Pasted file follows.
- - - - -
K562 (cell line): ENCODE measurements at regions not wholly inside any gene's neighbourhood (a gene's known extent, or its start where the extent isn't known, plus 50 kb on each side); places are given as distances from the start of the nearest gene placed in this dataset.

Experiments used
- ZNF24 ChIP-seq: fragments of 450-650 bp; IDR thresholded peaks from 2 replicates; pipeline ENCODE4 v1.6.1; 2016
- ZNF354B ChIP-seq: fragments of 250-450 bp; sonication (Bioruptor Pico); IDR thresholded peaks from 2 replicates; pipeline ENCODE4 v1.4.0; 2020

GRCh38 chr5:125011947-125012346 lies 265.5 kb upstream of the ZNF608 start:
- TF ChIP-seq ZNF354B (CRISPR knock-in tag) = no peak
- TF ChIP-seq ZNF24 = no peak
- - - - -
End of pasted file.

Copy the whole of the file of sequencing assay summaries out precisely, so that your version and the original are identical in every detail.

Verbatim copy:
K562 (cell line): ENCODE measurements at regions not wholly inside any gene's neighbourhood (a gene's known extent, or its start where the extent isn't known, plus 50 kb on each side); places are given as distances from the start of the nearest gene placed in this dataset.

Experiments used
- ZNF24 ChIP-seq: fragments of 450-650 bp; IDR thresholded peaks from 2 replicates; pipeline ENCODE4 v1.6.1; 2016
- ZNF354B ChIP-seq: fragments of 250-450 bp; sonication (Bioruptor Pico); IDR thresholded peaks from 2 replicates; pipeline ENCODE4 v1.4.0; 2020

GRCh38 chr5:125011947-125012346 lies 265.5 kb upstream of the ZNF608 start:
- TF ChIP-seq ZNF354B (CRISPR knock-in tag) = no peak
- TF ChIP-seq ZNF24 = no peak